Will it hurt the fish and if they don't get along?
I would like to grow hyacinth by its self and I wanted to know how to get the water that reflective black color. It's very pretty. Do I need to add something or does it do it itself.
Great question, Merlin. Goldfish are great in the pond because they are:

1. Very hardy and tolerate near freezing temps
2. They eat mosquito larvae
3. They are great for the pond ecosystem
4. They do not harm your plants!
5. They are cheap and easy to replace.

I have a couple goldfish right now that are 10 years-old!
So, yes. Goldfish and hyacinth go well together. I have goldfish in my personal pond and the hyacinth are growing like mad.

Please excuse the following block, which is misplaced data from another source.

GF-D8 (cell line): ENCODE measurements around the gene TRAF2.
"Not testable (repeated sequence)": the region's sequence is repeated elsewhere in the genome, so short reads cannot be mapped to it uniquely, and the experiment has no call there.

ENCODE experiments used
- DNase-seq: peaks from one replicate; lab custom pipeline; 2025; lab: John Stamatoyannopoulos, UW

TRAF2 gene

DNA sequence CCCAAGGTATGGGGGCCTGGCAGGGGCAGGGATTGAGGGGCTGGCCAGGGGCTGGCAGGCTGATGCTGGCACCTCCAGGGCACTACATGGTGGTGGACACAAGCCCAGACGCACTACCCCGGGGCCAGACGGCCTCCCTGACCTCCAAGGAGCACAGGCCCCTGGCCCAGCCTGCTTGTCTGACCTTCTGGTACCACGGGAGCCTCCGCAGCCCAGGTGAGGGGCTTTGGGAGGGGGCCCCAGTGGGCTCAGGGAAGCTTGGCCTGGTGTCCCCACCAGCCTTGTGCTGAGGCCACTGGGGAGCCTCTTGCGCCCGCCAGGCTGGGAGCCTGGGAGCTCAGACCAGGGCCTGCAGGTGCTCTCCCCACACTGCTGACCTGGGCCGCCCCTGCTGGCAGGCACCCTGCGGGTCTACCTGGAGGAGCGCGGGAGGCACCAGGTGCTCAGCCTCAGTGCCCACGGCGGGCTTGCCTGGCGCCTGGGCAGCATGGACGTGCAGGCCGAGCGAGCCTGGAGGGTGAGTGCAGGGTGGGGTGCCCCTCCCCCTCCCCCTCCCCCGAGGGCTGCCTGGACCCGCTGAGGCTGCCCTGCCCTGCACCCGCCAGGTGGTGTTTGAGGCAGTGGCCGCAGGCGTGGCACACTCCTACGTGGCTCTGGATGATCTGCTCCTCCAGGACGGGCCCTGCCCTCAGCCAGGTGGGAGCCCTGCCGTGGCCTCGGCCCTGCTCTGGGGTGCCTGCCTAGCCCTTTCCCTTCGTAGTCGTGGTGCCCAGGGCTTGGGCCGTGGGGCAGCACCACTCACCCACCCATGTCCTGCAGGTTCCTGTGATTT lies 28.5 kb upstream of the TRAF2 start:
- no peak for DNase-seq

Do not let your water go green. There is no need for that and it will take forever to get the green gunk out. A first-year pond typically has algae problems. Drops from the pet store (located in the pond supply area) will take care of any green algae. Normally, algae will party if the water is stagnant and is in full sun all day long. (Similar to a fish tank in a sunny window.)

Only feed your outside goldfish one time per week. They do just fine with little food, because they also eat any bugs or larvae in the water. If you feed your fish too much they will die. The reflective black water is found with ponds that are very deep. Your primary goal should be clarity. I would suggest water hyacinth, water lettuce, and submerged plants such as anacharis or hornwort. I have all these plants available if you need them. Also, all of these plants provide an excellent breeding environment for fingerlings, baby goldfish.

Thanks so much for writing!



Thursday, November 12, 2009

The "Evil" Parrot Feather

I recently received an email out of the blue about the evasive plant, parrot feather...

Hey Pond Plant Girl ,